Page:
“’Then I will raise up a faithful priest who will serve Me and do what I desire. I will establish his family, and they will be priests to My anointed kings forever. Then all of your surviving family will bow before him, begging for money and food. “Please,” they will say, “give us jobs among the priests so we will have food to eat.”’”

Eli trembled. He trembled and trembled, his feet shaking beneath him. Samuel could almost feel the earth moving with Yahweh’s words, stirring and swirling as Yahweh worked His will amongst them.

The man of God glanced Samuel’s direction, and then turned, and walked back down the rise, down the road, and across a line of boulders until he was completely out of sight.


(c) 2016 by Shaun Stevenson.

Unless otherwise indicated, all Scripture quotations are taken from the Holy Bible, New Living Translation, copyright (c) 1996, 2004, 2007 by Tyndale House Foundation. Used by permission of Tyndale House Publishers, Inc., Carol Stream, Illinois 60188. All rights reserved.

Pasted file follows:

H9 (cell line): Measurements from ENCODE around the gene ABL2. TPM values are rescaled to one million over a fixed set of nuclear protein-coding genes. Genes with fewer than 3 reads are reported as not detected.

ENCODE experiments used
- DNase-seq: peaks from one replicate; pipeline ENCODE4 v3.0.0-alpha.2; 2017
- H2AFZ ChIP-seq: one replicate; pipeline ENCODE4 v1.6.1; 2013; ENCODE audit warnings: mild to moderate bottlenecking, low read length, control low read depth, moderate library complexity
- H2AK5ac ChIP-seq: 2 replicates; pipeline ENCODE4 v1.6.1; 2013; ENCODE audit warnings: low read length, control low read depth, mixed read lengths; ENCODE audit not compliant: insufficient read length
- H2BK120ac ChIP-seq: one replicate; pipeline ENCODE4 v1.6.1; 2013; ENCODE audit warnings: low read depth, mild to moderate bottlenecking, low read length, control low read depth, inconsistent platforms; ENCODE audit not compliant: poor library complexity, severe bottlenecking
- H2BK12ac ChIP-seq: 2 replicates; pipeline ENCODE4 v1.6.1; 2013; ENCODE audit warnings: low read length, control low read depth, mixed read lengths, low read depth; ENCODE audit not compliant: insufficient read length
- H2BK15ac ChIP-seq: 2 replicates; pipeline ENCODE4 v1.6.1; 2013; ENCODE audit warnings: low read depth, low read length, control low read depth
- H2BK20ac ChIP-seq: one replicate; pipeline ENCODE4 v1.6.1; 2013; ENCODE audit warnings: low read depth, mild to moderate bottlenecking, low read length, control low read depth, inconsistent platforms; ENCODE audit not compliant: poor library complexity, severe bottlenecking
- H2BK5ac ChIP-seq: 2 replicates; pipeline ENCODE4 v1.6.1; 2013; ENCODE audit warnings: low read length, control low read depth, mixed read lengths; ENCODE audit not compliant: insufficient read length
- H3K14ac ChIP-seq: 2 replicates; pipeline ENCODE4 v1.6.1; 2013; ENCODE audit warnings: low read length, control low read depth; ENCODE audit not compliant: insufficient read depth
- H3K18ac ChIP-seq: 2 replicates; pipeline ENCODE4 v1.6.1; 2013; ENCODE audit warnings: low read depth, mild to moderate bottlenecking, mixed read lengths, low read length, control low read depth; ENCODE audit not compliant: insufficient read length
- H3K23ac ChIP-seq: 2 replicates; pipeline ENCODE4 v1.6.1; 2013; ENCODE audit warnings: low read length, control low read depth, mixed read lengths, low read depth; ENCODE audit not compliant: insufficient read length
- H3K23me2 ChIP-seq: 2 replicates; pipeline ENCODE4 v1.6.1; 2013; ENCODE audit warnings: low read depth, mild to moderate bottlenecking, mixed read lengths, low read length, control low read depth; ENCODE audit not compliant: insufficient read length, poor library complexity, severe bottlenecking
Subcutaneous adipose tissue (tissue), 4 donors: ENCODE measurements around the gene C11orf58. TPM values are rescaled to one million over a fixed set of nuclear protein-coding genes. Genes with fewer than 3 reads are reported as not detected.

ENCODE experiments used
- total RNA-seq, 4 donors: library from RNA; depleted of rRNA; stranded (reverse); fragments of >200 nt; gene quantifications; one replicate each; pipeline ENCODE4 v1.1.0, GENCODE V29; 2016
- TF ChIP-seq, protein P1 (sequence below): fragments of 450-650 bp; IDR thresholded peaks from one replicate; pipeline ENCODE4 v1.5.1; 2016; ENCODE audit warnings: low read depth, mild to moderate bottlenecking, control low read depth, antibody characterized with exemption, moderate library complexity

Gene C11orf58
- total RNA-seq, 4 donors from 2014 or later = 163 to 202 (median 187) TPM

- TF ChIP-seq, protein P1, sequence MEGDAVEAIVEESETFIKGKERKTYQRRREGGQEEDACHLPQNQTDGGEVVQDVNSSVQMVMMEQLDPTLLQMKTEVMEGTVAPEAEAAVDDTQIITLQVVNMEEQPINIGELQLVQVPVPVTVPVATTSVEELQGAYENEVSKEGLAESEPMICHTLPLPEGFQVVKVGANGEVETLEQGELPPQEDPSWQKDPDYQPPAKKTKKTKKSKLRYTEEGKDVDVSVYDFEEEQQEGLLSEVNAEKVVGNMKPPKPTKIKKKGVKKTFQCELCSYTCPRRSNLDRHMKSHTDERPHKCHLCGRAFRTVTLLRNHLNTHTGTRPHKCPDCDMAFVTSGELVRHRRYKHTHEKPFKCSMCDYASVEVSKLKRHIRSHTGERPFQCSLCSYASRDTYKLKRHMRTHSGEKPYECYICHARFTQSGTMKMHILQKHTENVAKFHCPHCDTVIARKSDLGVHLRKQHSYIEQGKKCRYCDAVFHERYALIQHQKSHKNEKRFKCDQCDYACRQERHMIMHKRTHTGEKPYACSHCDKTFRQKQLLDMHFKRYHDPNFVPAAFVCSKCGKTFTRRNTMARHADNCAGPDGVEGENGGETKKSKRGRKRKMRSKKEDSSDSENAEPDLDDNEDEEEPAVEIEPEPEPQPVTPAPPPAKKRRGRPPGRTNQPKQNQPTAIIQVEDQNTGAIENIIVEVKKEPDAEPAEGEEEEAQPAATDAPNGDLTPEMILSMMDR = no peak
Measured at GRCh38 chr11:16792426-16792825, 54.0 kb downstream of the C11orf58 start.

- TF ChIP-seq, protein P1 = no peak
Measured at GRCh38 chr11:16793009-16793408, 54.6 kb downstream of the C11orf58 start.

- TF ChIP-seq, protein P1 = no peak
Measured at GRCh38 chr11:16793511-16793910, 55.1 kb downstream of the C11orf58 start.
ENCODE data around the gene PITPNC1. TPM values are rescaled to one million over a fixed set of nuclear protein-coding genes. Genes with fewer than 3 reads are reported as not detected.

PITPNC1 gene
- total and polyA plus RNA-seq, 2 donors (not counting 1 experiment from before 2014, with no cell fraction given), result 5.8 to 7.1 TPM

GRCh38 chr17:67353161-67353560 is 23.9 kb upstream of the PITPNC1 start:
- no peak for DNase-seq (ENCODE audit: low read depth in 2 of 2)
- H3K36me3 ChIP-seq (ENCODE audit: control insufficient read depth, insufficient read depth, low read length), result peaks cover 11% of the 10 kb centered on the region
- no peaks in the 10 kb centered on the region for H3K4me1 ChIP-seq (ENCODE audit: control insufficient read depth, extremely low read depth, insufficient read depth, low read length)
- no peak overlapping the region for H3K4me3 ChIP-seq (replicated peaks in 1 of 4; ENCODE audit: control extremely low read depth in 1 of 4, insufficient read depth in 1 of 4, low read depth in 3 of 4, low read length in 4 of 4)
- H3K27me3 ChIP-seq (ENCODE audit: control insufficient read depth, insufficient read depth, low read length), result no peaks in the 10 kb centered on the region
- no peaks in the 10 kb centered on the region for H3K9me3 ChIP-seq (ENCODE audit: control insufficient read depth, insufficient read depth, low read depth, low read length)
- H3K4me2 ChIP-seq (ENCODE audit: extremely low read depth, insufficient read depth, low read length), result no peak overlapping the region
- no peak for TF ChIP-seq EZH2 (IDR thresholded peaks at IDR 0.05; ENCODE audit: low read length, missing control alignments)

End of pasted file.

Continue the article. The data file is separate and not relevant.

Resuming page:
1 SAMUEL: Chapter 1, The Boy Yahweh Gave

The tent flap peeled back, and Hannah peeked out. The sun hadn’t risen yet, but it would soon. The hills glowed in a dull orange color, and somewhere the goats still snored away the early morning. Elkanah had already gathered up sacks for each of them the night before. They sat in a neat row beside the tent pole.

She sighed and hugged her arms close, rubbing both elbows to keep the chill at bay. A tent sat across from her, and gentle snores echoed across the small yard between them. Peninnah, Elkanah’s other wife, and her children rested inside. Peninnah would probably sleep until the last moment, wake right as everything was prepared, and then yawn lazily in Hannah’s face as she sent her children marching to the front of the procession.